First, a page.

Keeping people safe and well has been a central focus for responsible employees during Covid.
Ensuring an organisation continues to nourish its most treasured resource is a challenge that will outlast any pandemic.
But as the business world confronts the traumas of the present and the tests that lie ahead, it has never been more important to focus on employees to ensure resilience is maintained and a robust recovery follows in its wake.
It’s an investment with genuine returns. It’s why SmartPA injects so much time and effort into making its people feel not only valued and inspired but also confident in their skills. “So that they can be the best versions of themselves, every single day,” company founder Sarra Bejaoui declares.
Which is why the business has built a world-class training centre of excellence whose expertise is now widely sought out.
And for HQ staff and SmartPAs, seeking improvement is on the to-list each morning – for each individual, for the company, and for clients.
“But how you develop people has shifted,” outlines SmartPA’s Learning and Development Manager, Lynne Burgess.
“Covid’s really moved all companies away from that face-to-face learning where you had an all-day training session in a single room.
“It’s no longer good enough to learn for the sake of learning. It has to benefit the specific role.
“So a lot of what we are doing now is self-paced because people are designing their own paths to learn how and when it suits them.
“So if you’re on your commute – if those come back – you can use that time profitably to acquire some skill or knowledge.”
A pioneering remote and virtual learning programme for SmartPA’s Partners was developed long before online teaching became a necessity.
Now recognised as the best in class, it is the lone course of its kind to have a full accreditation, delivered across the world as part of a comprehensive six-week training plan.
It has been purposely focused on enabling people to get the most from their personal skills and – in turn – to become expert virtual assistants who can deliver business support services and genuine transformation to satisfied clients.
“That kind of education can’t be a sheep-dipping approach,” Burgess adds. “You always want to take into account people’s experience and skills.”
Approach HR With Care – and Attention
Organisations have been asked to shift their approach to building an effective human resource.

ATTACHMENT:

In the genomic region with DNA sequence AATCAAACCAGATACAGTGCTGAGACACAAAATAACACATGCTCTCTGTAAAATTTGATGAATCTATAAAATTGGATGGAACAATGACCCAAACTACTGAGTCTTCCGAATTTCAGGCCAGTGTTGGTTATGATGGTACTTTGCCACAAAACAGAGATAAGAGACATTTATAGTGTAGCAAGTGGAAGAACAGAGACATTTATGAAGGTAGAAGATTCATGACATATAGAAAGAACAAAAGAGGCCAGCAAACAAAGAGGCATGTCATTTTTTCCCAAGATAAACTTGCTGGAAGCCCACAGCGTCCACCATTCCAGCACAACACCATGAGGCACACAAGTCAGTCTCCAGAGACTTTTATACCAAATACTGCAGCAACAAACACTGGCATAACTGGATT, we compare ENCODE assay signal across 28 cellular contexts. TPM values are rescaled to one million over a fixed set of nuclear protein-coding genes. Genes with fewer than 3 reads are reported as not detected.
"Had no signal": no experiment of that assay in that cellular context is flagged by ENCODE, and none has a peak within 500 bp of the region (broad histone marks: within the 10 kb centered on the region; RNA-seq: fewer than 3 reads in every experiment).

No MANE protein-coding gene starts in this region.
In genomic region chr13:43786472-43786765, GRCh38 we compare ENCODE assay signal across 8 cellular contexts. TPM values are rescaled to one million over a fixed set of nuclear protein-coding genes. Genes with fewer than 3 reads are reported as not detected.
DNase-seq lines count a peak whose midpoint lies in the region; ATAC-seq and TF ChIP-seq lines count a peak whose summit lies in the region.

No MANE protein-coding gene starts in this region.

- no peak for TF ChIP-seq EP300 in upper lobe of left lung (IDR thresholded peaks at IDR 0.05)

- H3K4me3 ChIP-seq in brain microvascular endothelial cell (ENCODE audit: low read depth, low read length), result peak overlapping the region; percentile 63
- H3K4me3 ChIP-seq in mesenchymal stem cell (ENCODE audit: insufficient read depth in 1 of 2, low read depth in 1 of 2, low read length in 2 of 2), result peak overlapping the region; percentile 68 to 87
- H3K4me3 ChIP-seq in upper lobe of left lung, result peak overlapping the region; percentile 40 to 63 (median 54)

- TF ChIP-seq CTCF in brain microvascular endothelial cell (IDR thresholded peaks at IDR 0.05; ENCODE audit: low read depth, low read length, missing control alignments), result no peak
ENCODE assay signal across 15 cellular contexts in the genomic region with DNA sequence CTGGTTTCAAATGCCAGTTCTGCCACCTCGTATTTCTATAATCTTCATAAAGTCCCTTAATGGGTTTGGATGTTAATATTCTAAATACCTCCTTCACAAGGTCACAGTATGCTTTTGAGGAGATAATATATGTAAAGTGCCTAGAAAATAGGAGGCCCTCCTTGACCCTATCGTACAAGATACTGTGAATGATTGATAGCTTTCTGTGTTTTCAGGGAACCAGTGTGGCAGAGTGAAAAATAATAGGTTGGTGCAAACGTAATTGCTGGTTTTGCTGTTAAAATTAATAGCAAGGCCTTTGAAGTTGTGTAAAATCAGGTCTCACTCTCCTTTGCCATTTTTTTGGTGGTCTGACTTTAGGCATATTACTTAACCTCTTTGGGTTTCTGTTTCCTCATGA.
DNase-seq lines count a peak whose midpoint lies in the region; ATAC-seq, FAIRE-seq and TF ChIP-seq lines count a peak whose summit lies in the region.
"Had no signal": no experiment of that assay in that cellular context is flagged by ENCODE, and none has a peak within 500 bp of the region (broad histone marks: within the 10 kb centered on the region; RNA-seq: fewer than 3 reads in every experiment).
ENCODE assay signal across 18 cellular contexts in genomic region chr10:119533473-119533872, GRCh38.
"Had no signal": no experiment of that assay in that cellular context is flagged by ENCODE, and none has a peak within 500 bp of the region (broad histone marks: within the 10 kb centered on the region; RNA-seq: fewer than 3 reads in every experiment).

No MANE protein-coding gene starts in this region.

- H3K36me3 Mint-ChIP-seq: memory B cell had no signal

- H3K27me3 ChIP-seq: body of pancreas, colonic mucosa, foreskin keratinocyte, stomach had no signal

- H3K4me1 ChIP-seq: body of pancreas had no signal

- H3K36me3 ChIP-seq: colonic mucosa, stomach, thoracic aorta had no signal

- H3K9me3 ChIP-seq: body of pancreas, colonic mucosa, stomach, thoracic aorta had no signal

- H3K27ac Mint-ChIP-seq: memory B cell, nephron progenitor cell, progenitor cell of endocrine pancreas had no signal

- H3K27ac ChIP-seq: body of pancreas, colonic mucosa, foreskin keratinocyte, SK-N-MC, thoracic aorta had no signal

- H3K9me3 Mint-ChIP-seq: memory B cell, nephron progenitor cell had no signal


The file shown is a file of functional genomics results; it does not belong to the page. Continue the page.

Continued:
Effective personnel management, pre-Covid, meant a delicate blend of fulfilling objectives but nourishing each member of the corporate family in a way that makes them tick.
Doing right by the workforce so they feel motivated, nurtured and empowered now comes with the barriers of a screen and distance. Approach with care, says Lorraine Kneebone, a SmartPA with a background in HR from her spell as an executive at one of the UK’s largest financial companies.
“Big organisations should be on top of their human resource management but they’ve had to adapt the way they approach it,” she declares.
“I also see how it has affected small businesses and charities. They might have to change a contract. Or someone is off sick. Or there are performance issues.
“Something is now coming up almost every week. They still can’t justify having someone in full-time or even part-time. But here’s this vital need they have.
“So a model where they can access someone when they need it can really work over an expensive external HR provider who doesn’t know what they are about.”
A revolutionary approach. Yet one embedded with the ideas threaded through SmartPA’s own development pathway: invest in people, inject support and knowledge, reap the benefits.
As relevant as ever, even as companies re-evaluate their talent strategies at each point in the employee cycle, seek out the best people no matter where they are based, and turn to hybrid models of internal and outsourced expertise.
From the very outset, that investment should seek to multiply and deliver returns – for all concerned.
And, Burgess underlines, it should always realise that each person is unique and different. Not a machine but an individual who can’t acquire everything from simply watching a screen and repeating the script.
“You want a blended approach. There’s still a place for other approaches with remote learning.
“What you want to avoid is throwing a tonne of e-learning at someone and walking away.”